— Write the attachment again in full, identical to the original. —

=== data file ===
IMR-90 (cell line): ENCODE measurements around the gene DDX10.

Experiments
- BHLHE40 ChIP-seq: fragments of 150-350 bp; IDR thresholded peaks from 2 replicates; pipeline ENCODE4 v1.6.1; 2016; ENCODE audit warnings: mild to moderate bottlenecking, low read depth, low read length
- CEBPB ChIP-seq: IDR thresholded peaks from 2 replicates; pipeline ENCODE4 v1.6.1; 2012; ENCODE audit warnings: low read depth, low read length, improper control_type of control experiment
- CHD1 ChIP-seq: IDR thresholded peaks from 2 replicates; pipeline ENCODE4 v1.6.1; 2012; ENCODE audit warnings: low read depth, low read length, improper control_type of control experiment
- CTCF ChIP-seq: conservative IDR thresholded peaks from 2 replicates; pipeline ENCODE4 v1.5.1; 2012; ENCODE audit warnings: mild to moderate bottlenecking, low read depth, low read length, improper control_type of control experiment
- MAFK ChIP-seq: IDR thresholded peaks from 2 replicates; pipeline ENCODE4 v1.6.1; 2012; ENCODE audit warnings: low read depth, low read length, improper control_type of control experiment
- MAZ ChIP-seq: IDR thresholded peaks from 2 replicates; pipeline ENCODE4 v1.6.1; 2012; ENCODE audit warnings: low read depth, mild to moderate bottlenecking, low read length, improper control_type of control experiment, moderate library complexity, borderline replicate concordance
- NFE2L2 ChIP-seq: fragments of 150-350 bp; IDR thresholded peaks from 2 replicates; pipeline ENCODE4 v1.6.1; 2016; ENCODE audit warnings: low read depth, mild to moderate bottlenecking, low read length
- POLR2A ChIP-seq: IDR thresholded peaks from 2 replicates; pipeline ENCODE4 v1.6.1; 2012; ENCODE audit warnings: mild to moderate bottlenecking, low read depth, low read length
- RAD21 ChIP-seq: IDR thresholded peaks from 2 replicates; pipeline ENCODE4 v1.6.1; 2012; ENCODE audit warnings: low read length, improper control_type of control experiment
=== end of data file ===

IMR-90 (cell line): ENCODE measurements around the gene DDX10.

Experiments
- BHLHE40 ChIP-seq: fragments of 150-350 bp; IDR thresholded peaks from 2 replicates; pipeline ENCODE4 v1.6.1; 2016; ENCODE audit warnings: mild to moderate bottlenecking, low read depth, low read length
- CEBPB ChIP-seq: IDR thresholded peaks from 2 replicates; pipeline ENCODE4 v1.6.1; 2012; ENCODE audit warnings: low read depth, low read length, improper control_type of control experiment
- CHD1 ChIP-seq: IDR thresholded peaks from 2 replicates; pipeline ENCODE4 v1.6.1; 2012; ENCODE audit warnings: low read depth, low read length, improper control_type of control experiment
- CTCF ChIP-seq: conservative IDR thresholded peaks from 2 replicates; pipeline ENCODE4 v1.5.1; 2012; ENCODE audit warnings: mild to moderate bottlenecking, low read depth, low read length, improper control_type of control experiment
- MAFK ChIP-seq: IDR thresholded peaks from 2 replicates; pipeline ENCODE4 v1.6.1; 2012; ENCODE audit warnings: low read depth, low read length, improper control_type of control experiment
- MAZ ChIP-seq: IDR thresholded peaks from 2 replicates; pipeline ENCODE4 v1.6.1; 2012; ENCODE audit warnings: low read depth, mild to moderate bottlenecking, low read length, improper control_type of control experiment, moderate library complexity, borderline replicate concordance
- NFE2L2 ChIP-seq: fragments of 150-350 bp; IDR thresholded peaks from 2 replicates; pipeline ENCODE4 v1.6.1; 2016; ENCODE audit warnings: low read depth, mild to moderate bottlenecking, low read length
- POLR2A ChIP-seq: IDR thresholded peaks from 2 replicates; pipeline ENCODE4 v1.6.1; 2012; ENCODE audit warnings: mild to moderate bottlenecking, low read depth, low read length
- RAD21 ChIP-seq: IDR thresholded peaks from 2 replicates; pipeline ENCODE4 v1.6.1; 2012; ENCODE audit warnings: low read length, improper control_type of control experiment